Running C# 7 Code With Visual Studio Code Editor

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I have written some articles on C# 7 and following are the links for the same

Many developers were interested in running C# 7 code with Visual Studio Code Editor. Some developers want to use it on Linux or due to any other reason and I was getting queries from the developers that how to run C# 7 features with Visual Studio Code Editor. Thus, I decided to write an article for the same.

Open the command prompt and navigate to the folder, where you want to create your C# 7 project.

Type the command “dotnet new console” to create a new console Application.

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If .NET Core has not been installed already, then you need to install .NET Core from here and C# extension from here.

Type “code ." on the command prompt to open the newly generated project in Visual Studio Code Editor.

Type “dotnet restore” on the command prompt to restore the dependencies.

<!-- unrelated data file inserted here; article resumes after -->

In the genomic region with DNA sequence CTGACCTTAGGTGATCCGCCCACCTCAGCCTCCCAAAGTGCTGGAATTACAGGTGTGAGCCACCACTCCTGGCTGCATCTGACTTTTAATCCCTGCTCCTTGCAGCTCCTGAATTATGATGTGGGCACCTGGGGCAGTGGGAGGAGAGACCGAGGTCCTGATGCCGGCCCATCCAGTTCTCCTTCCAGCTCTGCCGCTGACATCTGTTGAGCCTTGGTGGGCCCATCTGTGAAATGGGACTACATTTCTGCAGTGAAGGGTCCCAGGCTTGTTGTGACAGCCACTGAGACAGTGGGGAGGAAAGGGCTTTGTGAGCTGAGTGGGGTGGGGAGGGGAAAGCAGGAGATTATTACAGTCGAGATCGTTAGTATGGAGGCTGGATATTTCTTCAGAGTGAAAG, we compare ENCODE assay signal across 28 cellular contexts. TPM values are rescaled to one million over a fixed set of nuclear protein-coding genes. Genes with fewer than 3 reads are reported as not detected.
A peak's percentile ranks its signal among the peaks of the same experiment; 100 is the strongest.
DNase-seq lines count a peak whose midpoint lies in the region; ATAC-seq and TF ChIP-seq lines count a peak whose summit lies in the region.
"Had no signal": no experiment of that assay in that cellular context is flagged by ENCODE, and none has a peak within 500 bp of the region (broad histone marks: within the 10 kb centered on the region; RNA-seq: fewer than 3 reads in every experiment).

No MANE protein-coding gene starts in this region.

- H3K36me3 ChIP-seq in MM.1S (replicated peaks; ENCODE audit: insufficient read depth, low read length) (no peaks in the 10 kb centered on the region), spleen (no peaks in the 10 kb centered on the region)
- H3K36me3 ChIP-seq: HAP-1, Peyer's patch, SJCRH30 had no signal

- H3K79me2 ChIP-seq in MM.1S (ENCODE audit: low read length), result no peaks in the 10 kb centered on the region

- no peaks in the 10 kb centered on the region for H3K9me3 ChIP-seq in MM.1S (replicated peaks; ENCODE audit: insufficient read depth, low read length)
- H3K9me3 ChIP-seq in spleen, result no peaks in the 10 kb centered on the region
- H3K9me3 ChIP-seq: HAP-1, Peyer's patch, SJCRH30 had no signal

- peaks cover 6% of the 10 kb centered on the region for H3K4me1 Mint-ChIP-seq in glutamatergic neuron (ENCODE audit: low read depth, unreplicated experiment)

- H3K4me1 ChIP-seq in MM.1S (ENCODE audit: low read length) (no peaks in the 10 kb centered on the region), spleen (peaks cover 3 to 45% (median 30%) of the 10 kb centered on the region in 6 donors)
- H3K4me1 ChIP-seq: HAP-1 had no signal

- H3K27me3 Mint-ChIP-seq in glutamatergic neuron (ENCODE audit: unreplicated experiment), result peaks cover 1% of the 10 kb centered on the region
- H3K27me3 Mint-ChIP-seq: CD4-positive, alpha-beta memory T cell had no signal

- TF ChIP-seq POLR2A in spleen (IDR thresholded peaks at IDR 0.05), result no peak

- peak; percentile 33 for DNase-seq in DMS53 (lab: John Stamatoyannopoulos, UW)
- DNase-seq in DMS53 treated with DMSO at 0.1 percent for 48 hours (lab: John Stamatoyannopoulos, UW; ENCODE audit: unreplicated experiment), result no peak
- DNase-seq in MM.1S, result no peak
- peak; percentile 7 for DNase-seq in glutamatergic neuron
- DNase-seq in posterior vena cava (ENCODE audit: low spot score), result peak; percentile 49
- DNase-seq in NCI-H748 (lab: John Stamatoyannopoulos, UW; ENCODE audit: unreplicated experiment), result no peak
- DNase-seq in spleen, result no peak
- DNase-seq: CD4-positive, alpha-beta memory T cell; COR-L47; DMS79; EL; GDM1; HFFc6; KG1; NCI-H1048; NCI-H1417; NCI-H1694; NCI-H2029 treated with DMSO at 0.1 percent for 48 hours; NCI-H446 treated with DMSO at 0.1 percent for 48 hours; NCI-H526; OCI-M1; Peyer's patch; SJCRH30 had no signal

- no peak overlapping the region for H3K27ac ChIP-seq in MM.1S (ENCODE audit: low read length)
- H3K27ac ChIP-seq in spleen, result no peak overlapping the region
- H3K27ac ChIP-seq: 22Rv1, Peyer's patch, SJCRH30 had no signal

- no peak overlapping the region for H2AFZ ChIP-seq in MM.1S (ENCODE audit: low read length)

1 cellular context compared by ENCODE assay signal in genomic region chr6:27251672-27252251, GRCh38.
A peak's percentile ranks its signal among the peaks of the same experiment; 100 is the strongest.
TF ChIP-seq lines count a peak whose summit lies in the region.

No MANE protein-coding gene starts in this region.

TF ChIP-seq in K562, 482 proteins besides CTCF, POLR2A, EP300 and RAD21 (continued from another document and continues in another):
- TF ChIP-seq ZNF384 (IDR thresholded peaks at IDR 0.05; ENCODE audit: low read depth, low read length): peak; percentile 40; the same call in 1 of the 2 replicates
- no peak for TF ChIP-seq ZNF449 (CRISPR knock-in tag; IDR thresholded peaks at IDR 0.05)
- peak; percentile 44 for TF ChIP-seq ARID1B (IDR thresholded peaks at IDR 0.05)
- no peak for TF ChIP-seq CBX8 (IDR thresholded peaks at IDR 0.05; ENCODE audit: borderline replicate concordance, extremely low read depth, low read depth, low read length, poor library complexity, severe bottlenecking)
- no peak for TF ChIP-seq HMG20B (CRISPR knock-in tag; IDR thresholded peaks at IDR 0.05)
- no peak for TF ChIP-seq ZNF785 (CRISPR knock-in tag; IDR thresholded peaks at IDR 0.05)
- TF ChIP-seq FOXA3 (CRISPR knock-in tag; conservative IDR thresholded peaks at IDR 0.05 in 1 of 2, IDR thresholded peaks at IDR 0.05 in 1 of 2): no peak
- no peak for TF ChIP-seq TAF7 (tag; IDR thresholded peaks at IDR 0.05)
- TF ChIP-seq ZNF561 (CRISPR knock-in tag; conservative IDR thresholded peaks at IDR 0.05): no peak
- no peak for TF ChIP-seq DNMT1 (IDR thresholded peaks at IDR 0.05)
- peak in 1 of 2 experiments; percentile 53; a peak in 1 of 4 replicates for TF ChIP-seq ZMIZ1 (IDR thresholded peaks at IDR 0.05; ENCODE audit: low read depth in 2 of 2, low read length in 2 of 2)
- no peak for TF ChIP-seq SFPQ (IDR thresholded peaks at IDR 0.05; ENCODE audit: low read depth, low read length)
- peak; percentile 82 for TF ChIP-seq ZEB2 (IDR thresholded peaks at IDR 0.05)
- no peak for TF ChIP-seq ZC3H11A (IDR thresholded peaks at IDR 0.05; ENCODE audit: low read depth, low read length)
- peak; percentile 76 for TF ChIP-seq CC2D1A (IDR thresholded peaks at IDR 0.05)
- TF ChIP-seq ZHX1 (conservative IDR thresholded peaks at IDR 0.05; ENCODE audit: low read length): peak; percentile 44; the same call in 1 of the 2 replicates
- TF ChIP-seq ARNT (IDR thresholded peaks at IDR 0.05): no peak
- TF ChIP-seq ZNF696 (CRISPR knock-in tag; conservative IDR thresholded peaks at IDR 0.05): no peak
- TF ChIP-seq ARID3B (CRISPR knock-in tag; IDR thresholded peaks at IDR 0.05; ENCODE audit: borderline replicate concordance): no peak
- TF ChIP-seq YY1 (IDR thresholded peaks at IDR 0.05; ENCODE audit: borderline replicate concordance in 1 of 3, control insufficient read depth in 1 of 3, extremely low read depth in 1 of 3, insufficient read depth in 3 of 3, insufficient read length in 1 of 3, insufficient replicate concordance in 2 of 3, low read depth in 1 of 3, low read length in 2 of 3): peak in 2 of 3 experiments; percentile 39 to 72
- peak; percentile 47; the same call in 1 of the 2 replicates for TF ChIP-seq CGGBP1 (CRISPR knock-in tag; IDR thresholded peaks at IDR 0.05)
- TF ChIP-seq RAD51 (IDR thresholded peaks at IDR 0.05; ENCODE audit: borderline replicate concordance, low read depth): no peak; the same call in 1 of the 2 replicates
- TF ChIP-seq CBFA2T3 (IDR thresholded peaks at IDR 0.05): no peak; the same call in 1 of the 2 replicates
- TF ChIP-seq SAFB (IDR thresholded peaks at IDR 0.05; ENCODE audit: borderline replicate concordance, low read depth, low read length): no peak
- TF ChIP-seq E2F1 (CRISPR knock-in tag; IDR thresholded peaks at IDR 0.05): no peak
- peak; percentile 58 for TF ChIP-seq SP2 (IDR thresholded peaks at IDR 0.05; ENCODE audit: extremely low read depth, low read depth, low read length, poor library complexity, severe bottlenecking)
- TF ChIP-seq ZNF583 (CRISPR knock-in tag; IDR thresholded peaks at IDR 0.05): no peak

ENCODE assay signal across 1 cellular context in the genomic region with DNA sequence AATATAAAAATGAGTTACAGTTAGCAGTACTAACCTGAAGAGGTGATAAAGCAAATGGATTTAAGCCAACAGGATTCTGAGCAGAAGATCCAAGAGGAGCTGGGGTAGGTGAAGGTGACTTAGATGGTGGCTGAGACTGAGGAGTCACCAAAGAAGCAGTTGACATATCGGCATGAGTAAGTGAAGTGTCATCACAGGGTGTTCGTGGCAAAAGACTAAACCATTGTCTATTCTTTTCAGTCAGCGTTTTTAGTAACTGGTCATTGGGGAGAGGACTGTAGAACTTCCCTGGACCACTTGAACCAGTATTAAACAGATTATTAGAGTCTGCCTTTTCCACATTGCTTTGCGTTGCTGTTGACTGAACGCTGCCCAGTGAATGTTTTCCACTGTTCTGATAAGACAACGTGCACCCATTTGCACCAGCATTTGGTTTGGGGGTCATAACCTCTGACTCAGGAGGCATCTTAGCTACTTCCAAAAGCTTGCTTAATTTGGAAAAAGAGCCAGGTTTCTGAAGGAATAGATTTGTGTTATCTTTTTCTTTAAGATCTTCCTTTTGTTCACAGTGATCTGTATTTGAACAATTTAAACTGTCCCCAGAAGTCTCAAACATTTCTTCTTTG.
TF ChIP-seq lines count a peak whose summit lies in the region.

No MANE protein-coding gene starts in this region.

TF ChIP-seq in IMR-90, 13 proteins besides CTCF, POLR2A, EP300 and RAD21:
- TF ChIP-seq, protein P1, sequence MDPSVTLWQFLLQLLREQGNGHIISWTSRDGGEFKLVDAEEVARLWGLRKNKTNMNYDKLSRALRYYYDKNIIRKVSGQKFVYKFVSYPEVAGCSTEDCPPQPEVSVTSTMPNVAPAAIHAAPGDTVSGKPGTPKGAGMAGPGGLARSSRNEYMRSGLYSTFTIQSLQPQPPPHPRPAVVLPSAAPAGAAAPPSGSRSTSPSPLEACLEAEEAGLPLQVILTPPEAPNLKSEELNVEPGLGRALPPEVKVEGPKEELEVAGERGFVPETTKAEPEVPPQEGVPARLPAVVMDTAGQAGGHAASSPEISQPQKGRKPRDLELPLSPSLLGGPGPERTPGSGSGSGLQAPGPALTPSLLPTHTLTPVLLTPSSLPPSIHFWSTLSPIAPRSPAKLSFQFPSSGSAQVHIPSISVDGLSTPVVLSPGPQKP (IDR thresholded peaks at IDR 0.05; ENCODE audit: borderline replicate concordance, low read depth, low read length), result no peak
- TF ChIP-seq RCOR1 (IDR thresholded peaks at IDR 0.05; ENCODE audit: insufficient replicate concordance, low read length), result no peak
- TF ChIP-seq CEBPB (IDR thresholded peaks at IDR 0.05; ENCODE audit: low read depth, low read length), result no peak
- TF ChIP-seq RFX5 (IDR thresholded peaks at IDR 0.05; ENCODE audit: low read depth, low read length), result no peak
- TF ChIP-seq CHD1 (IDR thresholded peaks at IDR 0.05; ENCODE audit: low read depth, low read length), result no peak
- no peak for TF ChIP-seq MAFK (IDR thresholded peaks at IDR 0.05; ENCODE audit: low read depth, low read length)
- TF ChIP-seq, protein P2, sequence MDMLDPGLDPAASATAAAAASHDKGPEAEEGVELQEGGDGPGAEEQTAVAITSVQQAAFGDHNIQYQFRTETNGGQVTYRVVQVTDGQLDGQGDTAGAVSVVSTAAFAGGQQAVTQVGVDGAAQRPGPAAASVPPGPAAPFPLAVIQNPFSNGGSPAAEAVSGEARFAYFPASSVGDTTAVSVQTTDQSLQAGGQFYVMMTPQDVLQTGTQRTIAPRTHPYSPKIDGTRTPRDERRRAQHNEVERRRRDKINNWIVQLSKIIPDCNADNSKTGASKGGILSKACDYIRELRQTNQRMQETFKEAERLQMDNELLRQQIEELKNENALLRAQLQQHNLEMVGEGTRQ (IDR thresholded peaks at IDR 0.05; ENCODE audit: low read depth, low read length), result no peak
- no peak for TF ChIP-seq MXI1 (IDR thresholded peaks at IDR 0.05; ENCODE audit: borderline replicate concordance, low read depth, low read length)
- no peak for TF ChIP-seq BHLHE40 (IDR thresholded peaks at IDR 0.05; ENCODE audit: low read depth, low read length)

Type “dotnet run” to see the output.

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You can see that it is printing "Hello World!"

Now, I am going to use C# 7 features.

Local functions or the nested functions

Using nested functions inside a function is called as a local function. To understand how a local function works, just have a look at the code given below and see how you are going to write and call Add() and Multiply() methods.

Paste the code given below inside Visual Studio Code Editor. 

  1. using static System.Console;  
  2. namespace UseLocalFunctions  
  3. {  
  4.     class Program  
  5.     {  
  6.         static void Main(string[] args)  
  7.         {  
  8.             void Add(int x, int y)  
  9.             {  
  10.                 WriteLine($"Sum of {x} and {y} is : {x + y}");  
  11.             }  
  12.             void Multiply(int x, int y)  
  13.             {  
  14.                 WriteLine($"Multiply of {x} and {y} is : {x * y}");  
  15.                 Add(30, 10);  
  16.             }  
  17.             Add(20, 50);  
  18.             Multiply(20, 50);  
  19.         }  
  20.     }  
  21. }   

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On the command prompt, type “dotnet restore” and subsequently type “dotnet run”. It will print the output on the console Window. The screenshot is given below for the same.

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Inline out Variables